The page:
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Posted: 07 August 2012 07:16 AM   [ Ignore ]
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Okay, initially this will just be a “pull” of the other thread so that people can see all the images in question easily.  I won’t copy every post over, but I will try and incorporate the lessons learned in those discussions.

Index:
Journey 01: The Beginning:
- Ambient Mode
- Occlusion with Soft Shadows Mode
- Occlusion with Directional Shadows Mode
- IDL with Soft Shadows Mode
- IDL with Directional Shadows Mode
- Bounce Light (GI) Mode
Journey 02: Map Controls
- Saturation
- Contrast
- Mixing Experiments
- Final Thoughts on Saturation and Contrast
- Tangent Contrast vs. Intensity
Raytrace Settings
- Occlusion Strength
- IDL Strength
- Occlusion Color
Journey 03: Other Settings:
- Occlusion Samples
- Shadow Bias
- Shading Rate
- Max Error
- Maximum Trace Distance
Journey 04: Additional Comments / Questions from the Original Posts
- Using UE2 with Additional Lighting
- Why is IDL so slow?
- Things are still grainy?  How do I fix that?
- Map Color?  What does it do?
- I need help on basic lighting!  Help!?
- Environment Sphere appears offset when compared to sphere primitive?
- What about all those other parameters you haven’t covered?


————————————
Intro

Basically, it occurred to me after reading another thread on IBL (Image Based Lighting) that I, personally, don’t really understand UberEnvironment2 (UE2 hereafter) (included in DS3A and DS4A and higher) as well as I should.

So this thread, isn’t a tutorial. This thread is my journey of collecting what I DO know, what I think I know and trying to learn more.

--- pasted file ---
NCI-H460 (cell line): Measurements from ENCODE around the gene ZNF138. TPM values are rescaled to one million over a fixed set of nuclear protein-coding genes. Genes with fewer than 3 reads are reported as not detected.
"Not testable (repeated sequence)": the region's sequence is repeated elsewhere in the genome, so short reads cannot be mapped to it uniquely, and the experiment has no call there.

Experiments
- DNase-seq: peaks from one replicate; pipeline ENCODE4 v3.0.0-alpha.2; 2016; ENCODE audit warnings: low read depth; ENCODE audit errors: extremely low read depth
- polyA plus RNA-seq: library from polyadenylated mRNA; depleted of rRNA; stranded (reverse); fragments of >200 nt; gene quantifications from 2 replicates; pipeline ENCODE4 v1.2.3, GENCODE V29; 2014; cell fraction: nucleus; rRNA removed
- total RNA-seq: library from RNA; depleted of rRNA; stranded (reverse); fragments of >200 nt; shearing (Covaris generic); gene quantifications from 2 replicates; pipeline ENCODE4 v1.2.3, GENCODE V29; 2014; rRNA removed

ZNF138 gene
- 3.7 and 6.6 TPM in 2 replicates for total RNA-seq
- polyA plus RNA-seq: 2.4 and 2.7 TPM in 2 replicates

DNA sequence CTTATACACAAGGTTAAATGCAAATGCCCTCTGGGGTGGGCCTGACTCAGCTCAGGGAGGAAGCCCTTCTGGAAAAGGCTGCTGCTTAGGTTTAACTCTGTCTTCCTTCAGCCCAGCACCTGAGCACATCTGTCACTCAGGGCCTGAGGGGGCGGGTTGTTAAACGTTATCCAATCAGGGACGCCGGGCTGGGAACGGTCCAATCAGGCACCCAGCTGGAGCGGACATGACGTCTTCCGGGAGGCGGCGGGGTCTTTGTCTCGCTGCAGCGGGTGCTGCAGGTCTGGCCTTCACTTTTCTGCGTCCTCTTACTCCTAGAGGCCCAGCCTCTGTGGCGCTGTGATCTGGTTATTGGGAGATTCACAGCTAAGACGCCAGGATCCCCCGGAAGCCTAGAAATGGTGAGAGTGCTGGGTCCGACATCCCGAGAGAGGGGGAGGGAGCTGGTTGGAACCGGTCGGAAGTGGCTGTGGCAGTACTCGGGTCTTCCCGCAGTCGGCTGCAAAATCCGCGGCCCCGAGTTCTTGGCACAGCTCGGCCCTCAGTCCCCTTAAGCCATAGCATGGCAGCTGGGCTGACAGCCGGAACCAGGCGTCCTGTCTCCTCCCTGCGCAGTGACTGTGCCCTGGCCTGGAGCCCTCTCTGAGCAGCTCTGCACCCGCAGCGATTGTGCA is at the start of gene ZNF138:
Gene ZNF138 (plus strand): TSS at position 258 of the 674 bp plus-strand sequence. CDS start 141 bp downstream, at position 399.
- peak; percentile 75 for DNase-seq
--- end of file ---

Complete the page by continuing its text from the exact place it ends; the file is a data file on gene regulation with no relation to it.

The first thing I know? Well, I’ve already said it. There’s a lot about UE2 that I don’t know.

I also know that I can get some amazing results out of it but often there is a lot of trial and error and when I find something I like I tend to over use it causing much of the output of many of my renders to have a feeling of “uniformity” even if the content is quite different.

So here we are, chronicling my effort to learn more about UE2 and yes, this is pretty much how I learned almost every thing I know about DAZ Studio. Reading here, sharing here and good ol’ trial and error.

Please feel free to follow along, ask questions, make observations, correct my misunderstandings, etc. as I start this journey of a deeper understanding of UE2 in DAZ Studio. I will primarily be using DS3 for this, but everything still should apply for DS4 users.

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Posted: 07 August 2012 07:18 AM   [ Ignore ]   [ # 1 ]
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Journey 01: The Beginning